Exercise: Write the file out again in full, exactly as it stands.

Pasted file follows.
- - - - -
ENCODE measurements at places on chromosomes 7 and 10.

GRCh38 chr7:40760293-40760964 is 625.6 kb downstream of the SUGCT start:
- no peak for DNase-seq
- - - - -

ENCODE measurements at places on chromosomes 7 and 10.

GRCh38 chr7:40760293-40760964 is 625.6 kb downstream of the SUGCT start:
- no peak for DNase-seq